Q: Can you go directly MySQL 5.0 to 5.5 for MyISAM tables?
MyISAM have not been getting any significant development since MySQL 4.1, so in-place upgrade of MySQL 5.0 to MySQL 5.5 should be rather safe from data standpoint. There are still possibilities for sorting order and data type related changes, so you still need to run mysql_upgrade to check if any tables need to be rebuilt for new versions. Note this only applies to the data part of upgrade, you still need to keep into account possible query changes, replication etc.
Q: Is it possible to move MyISAM to Innodb through plain ALTER TABLE statements?
Yes. This is exactly how it is done in many cases. There is really no gain in dumping table via mysqldump and loading it back. If performance is of importance I would recommend using Percona Server with enabled expand_fast_index_creation feature, as I just wrote this option can help creating tables a lot faster. You can also use pt-online-schema-change tool for online migration.
Q: Should we change ROW replication to MIXED during Upgrade?
I prefer simple solutions when possible, which is either using STATEMENT or ROW replication. MIXED mode means you will have to deal with STATEMENT and ROW replication issues at the same time. I would only recommend MIXED replication mode if you have something substantial to gain.
Q: How would Upgrade work if Old Server has Antelope format and New one is Barracuda?
It should not be the problem. Innodb internal format is rather low level and it rarely impacts application functionality wise. As long a you go over normal upgrade checks you should be fine.
Q: What are the key concerns upgrading MySQL 4.1 to MySQL 5.5?
This is jumping over 2 Major versions and many years of development so it is the road less traveled and something not really tested well. One of specific issues might be making MySQL Replication to work. You might need to inject MySQL 5.0 in between so it will convert binary log events, as described here yet it does not guaranty replication will work for any application. There is just too many events. In the worse case you might need to do staged upgrades for your replicated setup or plan some downtime for upgrade.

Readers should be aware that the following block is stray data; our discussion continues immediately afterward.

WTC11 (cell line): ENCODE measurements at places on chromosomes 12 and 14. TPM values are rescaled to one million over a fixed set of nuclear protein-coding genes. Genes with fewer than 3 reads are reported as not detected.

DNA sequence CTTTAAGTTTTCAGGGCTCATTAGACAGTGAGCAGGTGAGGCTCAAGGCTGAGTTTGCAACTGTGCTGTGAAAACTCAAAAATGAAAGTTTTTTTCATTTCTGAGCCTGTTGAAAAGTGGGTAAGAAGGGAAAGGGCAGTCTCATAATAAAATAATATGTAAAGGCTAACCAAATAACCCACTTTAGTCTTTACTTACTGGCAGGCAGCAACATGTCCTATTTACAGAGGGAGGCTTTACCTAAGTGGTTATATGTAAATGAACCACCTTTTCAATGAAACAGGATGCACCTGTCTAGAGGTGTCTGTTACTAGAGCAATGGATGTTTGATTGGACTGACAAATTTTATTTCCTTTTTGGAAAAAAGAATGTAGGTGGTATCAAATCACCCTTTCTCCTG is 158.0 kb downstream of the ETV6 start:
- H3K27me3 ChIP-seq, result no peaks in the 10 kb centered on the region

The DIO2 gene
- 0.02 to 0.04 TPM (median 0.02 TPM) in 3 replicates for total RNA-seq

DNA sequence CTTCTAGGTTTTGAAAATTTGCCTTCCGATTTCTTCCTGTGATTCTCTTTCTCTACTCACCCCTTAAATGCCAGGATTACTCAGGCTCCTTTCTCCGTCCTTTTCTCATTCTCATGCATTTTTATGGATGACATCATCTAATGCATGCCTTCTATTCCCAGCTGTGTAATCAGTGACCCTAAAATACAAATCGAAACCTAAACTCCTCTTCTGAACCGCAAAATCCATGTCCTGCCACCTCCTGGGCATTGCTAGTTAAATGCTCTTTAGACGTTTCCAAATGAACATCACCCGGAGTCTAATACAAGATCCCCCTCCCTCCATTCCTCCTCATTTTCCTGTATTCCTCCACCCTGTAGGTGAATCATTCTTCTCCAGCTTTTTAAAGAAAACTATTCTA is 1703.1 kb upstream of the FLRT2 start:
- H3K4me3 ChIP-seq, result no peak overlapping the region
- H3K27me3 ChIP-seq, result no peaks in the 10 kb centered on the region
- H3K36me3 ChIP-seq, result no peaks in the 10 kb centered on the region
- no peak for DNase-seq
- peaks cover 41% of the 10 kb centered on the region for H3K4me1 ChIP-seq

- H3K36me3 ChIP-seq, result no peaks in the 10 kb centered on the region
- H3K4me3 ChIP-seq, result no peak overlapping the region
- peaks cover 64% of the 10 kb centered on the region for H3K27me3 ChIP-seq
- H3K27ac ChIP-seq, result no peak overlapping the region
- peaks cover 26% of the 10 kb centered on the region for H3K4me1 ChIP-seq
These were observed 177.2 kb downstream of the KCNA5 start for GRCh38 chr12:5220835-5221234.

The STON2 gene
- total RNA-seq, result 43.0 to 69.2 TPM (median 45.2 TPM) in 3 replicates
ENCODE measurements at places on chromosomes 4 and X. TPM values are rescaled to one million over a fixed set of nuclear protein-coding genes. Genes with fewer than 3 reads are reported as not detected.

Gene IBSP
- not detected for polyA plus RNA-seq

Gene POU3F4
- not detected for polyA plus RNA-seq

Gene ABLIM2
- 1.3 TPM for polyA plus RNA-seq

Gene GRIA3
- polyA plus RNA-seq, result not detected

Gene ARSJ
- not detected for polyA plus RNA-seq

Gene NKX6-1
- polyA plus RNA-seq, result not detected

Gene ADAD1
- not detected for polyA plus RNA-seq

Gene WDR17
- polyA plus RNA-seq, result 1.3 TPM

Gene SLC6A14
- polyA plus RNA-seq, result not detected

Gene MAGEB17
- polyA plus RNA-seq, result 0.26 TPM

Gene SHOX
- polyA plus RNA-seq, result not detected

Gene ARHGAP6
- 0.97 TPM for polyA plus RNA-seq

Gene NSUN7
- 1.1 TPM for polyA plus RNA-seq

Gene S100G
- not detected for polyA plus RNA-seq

Q: Upgrading to MySQL 5.5 do we really need all tables changed to Innodb and character set set to utf8?
No. MySQL 5.5 continues to support MyISAM tables, so you can continue use them as needed. I would evaluate changing though as MyISAM tables are on track to be depreciated in future MySQL versions also MyISAM tables are essentially at the state they were in MySQL 4.1 while Innodb storage engine got dramatic performance improvements and is getting better in each new release. Also note the default storage engine changed to Innodb in MySQL 5.5, meaning you might need to set storage_engine=MYISAM if you’re relaying on tables to be created as MyISAM by default. Regarding setting character set to utf8 – this is not needed as MySQL 5.5 continues to support various character sets same as previous MySQL versions. Moreover utf8 character set continues to cause significant performance overhead so you should only use it in case you’re storing multi language data.
Q: What to do if Query Execution Plan changes for the worst during Upgrade?
This is one of the big challenges with upgrade which can’t be resolved in all cases – sometimes queries just need to be changed or supplemented with hints to get to old execution plans. In many cases though you can get to former execution plan either by updating statistics (ANALYZE TABLE) or disabling some of the optimization/statistics related features in new version. Innodb statistics can especially be the problem as they can be very volatile and sometimes it is hard to get them to be same as in old version.
Q: What is about running 2 instances of MySQL with different versions to test upgrade?
This may or may not be good idea. In small environments when we often care more about functionality than performance this can be great way to validate the application is working without significant extra expenses. It also can be used for testing if hardware if there is little extra hardware available. If you’re doing performance testing though you need to ensure only one
instance is running at the same time so other has full resources (including memory) available. Another thing to mention having multiple instances of different MySQL versions on the same box typically means you will install them from binary distribution instead of packages (most typically used in production) which adds the difference compared to your production use. If resources allow I prefer to have upgrade testing done in the environment which is maximally close to production.
Q: How safe is it to upgrade from MySQL 5.5 to Percona Server 5.5
Compatibility is our highest priority with Percona Server, so it should be good as drop in replacement with no data conversion needed. You can also rollback easily unless you have enabled any special Percona Server features which are marked as making database binary incompatible with MySQL. Our focus on compatibility is indeed so high there are number of great features which are disabled by default to make sure you do not start relying on them by accident, so make sure to check out our Documentation to get most our of your Percona Server install.
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